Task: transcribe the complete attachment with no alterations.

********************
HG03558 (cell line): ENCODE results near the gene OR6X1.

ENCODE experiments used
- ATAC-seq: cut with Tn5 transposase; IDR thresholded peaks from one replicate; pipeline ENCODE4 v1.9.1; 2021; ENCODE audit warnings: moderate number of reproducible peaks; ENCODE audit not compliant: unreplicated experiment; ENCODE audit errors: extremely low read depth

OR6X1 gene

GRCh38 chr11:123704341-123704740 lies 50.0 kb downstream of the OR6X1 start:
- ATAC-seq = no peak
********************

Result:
HG03558 (cell line): ENCODE results near the gene OR6X1.

ENCODE experiments used
- ATAC-seq: cut with Tn5 transposase; IDR thresholded peaks from one replicate; pipeline ENCODE4 v1.9.1; 2021; ENCODE audit warnings: moderate number of reproducible peaks; ENCODE audit not compliant: unreplicated experiment; ENCODE audit errors: extremely low read depth

OR6X1 gene

GRCh38 chr11:123704341-123704740 lies 50.0 kb downstream of the OR6X1 start:
- ATAC-seq = no peak